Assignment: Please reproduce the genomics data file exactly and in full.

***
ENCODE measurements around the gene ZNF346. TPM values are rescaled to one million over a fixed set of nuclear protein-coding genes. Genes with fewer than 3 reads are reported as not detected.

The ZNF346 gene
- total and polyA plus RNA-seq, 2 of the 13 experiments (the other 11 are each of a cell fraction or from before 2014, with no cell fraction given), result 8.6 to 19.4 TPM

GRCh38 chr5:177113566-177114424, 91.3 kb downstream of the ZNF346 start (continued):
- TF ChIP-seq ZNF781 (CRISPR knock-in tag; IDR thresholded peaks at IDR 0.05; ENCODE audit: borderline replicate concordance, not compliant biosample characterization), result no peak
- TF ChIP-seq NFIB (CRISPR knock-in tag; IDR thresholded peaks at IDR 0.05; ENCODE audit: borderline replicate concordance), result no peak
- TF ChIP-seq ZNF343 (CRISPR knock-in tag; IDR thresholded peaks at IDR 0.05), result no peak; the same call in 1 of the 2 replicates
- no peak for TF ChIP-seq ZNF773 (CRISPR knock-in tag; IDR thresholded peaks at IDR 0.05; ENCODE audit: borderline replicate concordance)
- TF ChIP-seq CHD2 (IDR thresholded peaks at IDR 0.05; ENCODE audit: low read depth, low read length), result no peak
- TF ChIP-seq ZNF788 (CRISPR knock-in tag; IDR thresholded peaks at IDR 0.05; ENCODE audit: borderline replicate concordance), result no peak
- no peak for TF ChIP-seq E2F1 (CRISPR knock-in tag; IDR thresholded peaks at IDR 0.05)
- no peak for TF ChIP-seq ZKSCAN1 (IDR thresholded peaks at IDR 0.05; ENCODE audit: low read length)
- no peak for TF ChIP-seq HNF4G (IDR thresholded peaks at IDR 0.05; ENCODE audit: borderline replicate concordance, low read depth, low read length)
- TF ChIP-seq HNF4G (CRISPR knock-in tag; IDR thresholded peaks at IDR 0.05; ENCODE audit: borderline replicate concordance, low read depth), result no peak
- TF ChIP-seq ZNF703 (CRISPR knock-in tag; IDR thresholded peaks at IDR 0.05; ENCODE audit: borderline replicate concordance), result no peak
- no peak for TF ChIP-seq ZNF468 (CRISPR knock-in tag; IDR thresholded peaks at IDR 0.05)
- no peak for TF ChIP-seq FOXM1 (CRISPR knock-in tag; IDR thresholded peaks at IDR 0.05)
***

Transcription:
ENCODE measurements around the gene ZNF346. TPM values are rescaled to one million over a fixed set of nuclear protein-coding genes. Genes with fewer than 3 reads are reported as not detected.

The ZNF346 gene
- total and polyA plus RNA-seq, 2 of the 13 experiments (the other 11 are each of a cell fraction or from before 2014, with no cell fraction given), result 8.6 to 19.4 TPM

GRCh38 chr5:177113566-177114424, 91.3 kb downstream of the ZNF346 start (continued):
- TF ChIP-seq ZNF781 (CRISPR knock-in tag; IDR thresholded peaks at IDR 0.05; ENCODE audit: borderline replicate concordance, not compliant biosample characterization), result no peak
- TF ChIP-seq NFIB (CRISPR knock-in tag; IDR thresholded peaks at IDR 0.05; ENCODE audit: borderline replicate concordance), result no peak
- TF ChIP-seq ZNF343 (CRISPR knock-in tag; IDR thresholded peaks at IDR 0.05), result no peak; the same call in 1 of the 2 replicates
- no peak for TF ChIP-seq ZNF773 (CRISPR knock-in tag; IDR thresholded peaks at IDR 0.05; ENCODE audit: borderline replicate concordance)
- TF ChIP-seq CHD2 (IDR thresholded peaks at IDR 0.05; ENCODE audit: low read depth, low read length), result no peak
- TF ChIP-seq ZNF788 (CRISPR knock-in tag; IDR thresholded peaks at IDR 0.05; ENCODE audit: borderline replicate concordance), result no peak
- no peak for TF ChIP-seq E2F1 (CRISPR knock-in tag; IDR thresholded peaks at IDR 0.05)
- no peak for TF ChIP-seq ZKSCAN1 (IDR thresholded peaks at IDR 0.05; ENCODE audit: low read length)
- no peak for TF ChIP-seq HNF4G (IDR thresholded peaks at IDR 0.05; ENCODE audit: borderline replicate concordance, low read depth, low read length)
- TF ChIP-seq HNF4G (CRISPR knock-in tag; IDR thresholded peaks at IDR 0.05; ENCODE audit: borderline replicate concordance, low read depth), result no peak
- TF ChIP-seq ZNF703 (CRISPR knock-in tag; IDR thresholded peaks at IDR 0.05; ENCODE audit: borderline replicate concordance), result no peak
- no peak for TF ChIP-seq ZNF468 (CRISPR knock-in tag; IDR thresholded peaks at IDR 0.05)
- no peak for TF ChIP-seq FOXM1 (CRISPR knock-in tag; IDR thresholded peaks at IDR 0.05)